AlphaG33k: Because we all know what happens when you ditch x86/32/64 compatibility.Macs have such a HUGE gammut of software available, as long as you are doing:-Audio Editing-Video Editing-Word Processing-Multimedia CreationIf your usage scenario is not here, good luck. Notice how "gaming" and "general purpose computing" don't fall into those categories?
Marine1: Microsoft needs to kill off Office for Mac. Apple uses it as a selling point for their laptops, which are in direct competition to machines being sold with a copy of Windows. Apple has the cash to develop their own office suite. I doubt it'd be any good compared to Office, but that's the idea.
unyon: My concern with this is compatibility, since the ability to run windows OSes on Macs was and is a huge deal for all of those people (including me) for whom occasional dips in the Windows world for specific windows-only app usage or testing is critical.Provided that you can still properly and easily virtualize/emulate windows on a Mac, that isn't a deal-breaker. But it can't be buggy, or it's useless.
Theaetetus: Those. If they really wanted to fight Microsoft, they could start integrating something like WINE into the OSX Kernel, along with better GPU support, so that you could run Windows EXEs seamlessly.
Kit Fister: So I guess my next laptop will be an HP or an Asus...
macdaddy357: Apple should stop worrying so much about hardware and sell Mac OSX to PC users. That would put Microsoft down like a rabid dog.
Gordon Bennett: In 1991 the company abandoned backwards-compatibility by introducing System 7.Is this right? I was using an Amiga at the time so I can't be absolutely certain but I don't recall there being any major issues with backwards compatibility under System 7. Additionally I'm certain that the PPC based Macs could run 680x0 software perfectly well. The only time I can think of them abandoning the older software was with the Intel processors' inability to run OS9 alongside OSX.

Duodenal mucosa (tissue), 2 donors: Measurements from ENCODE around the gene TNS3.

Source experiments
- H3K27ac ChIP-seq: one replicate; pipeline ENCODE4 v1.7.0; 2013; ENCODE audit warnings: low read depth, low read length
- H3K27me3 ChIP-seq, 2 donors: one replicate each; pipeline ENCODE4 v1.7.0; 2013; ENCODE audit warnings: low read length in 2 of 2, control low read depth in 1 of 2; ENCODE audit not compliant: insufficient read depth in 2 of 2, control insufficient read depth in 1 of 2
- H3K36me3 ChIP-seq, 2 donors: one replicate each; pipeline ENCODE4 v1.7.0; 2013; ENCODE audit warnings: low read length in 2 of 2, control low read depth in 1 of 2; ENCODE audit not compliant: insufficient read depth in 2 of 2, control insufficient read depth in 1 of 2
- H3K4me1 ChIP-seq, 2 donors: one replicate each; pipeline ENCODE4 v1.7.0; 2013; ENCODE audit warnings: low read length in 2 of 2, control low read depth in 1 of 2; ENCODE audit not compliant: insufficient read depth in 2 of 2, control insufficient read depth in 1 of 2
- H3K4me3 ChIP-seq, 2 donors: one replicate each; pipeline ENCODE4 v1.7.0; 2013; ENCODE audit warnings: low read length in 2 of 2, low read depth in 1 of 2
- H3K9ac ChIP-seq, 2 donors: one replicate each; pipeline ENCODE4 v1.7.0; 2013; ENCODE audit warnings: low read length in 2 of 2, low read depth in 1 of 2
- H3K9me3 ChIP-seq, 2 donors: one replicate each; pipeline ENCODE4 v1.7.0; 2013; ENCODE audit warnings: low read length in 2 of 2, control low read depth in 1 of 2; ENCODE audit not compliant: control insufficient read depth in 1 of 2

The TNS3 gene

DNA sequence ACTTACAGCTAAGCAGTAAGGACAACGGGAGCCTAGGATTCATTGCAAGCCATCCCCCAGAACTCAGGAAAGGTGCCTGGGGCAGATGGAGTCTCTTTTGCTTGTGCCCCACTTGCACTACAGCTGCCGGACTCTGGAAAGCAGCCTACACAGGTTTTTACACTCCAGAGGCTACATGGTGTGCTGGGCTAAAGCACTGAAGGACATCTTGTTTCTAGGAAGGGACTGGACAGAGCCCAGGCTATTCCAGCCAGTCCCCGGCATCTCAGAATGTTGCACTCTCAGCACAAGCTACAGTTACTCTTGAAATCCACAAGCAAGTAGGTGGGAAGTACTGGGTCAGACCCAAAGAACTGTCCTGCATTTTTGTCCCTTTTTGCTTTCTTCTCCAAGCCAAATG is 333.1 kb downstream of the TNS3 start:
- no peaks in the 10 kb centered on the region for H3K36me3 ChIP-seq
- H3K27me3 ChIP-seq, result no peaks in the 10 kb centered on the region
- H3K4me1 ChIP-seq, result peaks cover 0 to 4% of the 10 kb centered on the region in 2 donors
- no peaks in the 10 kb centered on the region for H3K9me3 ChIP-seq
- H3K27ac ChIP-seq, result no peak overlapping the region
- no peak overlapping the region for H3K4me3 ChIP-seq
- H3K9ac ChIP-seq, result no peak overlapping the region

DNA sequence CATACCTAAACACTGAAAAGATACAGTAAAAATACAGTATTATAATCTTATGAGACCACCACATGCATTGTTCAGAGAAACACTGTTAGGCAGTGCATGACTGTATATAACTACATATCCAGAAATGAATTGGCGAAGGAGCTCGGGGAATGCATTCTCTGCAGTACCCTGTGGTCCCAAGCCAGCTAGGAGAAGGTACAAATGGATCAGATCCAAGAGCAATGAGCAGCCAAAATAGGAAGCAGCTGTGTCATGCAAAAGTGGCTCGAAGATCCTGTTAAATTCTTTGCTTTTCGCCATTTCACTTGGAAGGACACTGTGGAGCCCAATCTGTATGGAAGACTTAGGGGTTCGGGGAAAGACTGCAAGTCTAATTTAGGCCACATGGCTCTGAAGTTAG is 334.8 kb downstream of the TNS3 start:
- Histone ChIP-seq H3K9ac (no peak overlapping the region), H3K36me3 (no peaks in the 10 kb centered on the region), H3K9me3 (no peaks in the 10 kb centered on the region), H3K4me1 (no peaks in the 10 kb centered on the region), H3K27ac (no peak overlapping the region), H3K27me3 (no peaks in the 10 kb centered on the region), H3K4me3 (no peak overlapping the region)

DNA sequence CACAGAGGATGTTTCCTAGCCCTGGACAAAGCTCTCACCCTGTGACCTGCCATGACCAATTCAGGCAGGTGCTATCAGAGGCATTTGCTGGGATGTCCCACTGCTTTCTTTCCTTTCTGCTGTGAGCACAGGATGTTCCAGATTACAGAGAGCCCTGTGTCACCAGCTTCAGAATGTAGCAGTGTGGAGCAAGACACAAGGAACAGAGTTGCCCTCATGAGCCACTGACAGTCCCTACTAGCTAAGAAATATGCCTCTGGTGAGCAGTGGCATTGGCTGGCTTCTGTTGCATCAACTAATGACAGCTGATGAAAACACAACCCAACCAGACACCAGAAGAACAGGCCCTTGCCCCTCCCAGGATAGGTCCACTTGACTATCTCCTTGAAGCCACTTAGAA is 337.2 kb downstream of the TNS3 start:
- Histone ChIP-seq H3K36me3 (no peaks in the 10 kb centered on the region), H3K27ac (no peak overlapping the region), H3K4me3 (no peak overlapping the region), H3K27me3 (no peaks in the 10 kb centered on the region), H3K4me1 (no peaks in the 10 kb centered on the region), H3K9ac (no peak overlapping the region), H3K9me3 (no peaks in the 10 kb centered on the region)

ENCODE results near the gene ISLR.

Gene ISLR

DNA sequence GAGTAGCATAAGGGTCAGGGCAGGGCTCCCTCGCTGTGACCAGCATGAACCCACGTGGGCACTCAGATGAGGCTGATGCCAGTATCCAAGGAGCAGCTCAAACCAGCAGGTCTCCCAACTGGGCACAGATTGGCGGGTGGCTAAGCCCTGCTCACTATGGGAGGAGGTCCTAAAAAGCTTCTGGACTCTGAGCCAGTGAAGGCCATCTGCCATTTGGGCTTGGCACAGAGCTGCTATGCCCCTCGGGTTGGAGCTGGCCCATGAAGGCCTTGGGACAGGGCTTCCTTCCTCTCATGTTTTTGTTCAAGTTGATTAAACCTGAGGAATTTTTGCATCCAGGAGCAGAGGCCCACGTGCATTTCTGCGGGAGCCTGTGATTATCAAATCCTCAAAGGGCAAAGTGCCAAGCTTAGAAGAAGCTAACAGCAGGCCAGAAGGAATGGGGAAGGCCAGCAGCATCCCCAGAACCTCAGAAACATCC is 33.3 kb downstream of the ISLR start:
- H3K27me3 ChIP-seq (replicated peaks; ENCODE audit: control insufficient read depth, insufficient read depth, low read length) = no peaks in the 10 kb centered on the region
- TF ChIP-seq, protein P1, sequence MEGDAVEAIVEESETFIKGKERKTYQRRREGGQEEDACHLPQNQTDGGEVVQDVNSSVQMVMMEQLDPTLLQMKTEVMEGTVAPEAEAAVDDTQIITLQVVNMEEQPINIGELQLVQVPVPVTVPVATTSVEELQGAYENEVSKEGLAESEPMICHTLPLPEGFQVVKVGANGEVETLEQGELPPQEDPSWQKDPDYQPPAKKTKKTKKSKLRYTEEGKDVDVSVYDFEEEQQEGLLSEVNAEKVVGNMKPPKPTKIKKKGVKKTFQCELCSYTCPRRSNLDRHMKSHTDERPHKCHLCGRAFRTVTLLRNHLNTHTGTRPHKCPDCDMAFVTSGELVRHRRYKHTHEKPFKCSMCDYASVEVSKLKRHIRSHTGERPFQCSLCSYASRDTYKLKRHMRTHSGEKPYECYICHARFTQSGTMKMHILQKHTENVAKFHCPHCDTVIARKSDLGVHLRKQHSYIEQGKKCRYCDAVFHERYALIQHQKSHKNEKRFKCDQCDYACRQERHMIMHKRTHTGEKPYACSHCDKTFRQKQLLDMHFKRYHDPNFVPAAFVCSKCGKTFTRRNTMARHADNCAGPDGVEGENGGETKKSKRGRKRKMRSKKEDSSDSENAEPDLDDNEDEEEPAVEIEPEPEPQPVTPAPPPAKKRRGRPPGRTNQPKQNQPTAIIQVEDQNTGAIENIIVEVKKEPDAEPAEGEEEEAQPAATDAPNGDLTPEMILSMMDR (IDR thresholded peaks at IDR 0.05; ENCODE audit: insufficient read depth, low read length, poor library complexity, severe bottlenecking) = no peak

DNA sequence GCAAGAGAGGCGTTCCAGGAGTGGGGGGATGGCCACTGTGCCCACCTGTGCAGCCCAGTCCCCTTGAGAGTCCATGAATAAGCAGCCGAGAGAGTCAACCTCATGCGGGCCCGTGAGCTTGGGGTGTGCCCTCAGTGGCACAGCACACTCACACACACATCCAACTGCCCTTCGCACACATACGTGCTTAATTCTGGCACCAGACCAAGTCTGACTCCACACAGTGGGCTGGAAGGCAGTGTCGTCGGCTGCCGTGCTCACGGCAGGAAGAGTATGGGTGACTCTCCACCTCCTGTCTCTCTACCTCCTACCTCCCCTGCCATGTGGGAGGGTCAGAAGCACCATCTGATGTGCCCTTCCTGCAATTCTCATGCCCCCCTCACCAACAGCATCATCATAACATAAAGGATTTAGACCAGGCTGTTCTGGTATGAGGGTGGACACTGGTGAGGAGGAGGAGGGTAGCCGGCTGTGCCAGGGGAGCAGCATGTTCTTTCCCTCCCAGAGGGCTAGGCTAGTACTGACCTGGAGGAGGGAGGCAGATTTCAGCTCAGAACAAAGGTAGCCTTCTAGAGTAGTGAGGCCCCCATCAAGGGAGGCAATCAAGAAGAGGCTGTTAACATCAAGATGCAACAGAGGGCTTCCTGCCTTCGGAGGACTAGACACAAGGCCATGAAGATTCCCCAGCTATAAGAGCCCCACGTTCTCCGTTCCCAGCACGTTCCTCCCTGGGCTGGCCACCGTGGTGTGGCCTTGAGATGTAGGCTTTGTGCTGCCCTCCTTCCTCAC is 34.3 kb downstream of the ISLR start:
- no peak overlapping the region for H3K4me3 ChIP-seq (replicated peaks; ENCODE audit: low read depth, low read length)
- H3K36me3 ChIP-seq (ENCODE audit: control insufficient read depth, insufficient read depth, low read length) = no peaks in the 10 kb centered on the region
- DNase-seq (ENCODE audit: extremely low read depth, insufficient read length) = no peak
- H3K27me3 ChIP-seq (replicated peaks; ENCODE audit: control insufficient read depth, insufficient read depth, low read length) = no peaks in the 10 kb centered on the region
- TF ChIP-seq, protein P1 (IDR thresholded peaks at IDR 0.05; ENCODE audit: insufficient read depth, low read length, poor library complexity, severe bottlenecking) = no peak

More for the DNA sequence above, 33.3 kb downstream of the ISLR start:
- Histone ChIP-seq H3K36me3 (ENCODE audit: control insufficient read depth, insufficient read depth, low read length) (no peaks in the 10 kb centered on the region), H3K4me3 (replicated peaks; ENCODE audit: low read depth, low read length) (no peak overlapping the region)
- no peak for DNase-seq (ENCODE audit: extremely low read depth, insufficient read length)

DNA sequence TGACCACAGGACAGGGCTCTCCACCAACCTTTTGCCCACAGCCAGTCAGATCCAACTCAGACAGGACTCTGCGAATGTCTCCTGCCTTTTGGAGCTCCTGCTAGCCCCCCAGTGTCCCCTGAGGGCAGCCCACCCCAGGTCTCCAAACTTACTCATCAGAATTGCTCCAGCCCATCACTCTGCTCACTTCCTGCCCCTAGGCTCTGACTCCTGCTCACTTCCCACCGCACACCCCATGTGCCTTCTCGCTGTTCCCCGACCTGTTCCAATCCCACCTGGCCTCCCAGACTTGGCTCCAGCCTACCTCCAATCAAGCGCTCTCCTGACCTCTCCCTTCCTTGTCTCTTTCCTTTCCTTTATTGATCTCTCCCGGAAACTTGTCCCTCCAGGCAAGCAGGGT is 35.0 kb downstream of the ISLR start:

Fubini: They could go with in-house chips, but I'm betting that their tech is nowhere close to what Intel produces these days for high-performance CPUs. Unless they're totally content with forsaking the high performance computer market (i.e. their Pro models) they're not going to totally switch away from Intel, because Intel has decades of experience making high-performance chips. For sequentially threaded execution they blow everyone else out of the water.There's also a fundamental contradiction between "thin and light" and "high performance." More performance means more power, and more power means hotter, more cooling, and more battery. All that given, I'm pretty sure that Apple does want to get out of the computing market, and move totally into their iGadgets market for casual computing.
xanadian: Jesus, don't go AMD, Apple... :P
unyon: My concern with this is compatibility
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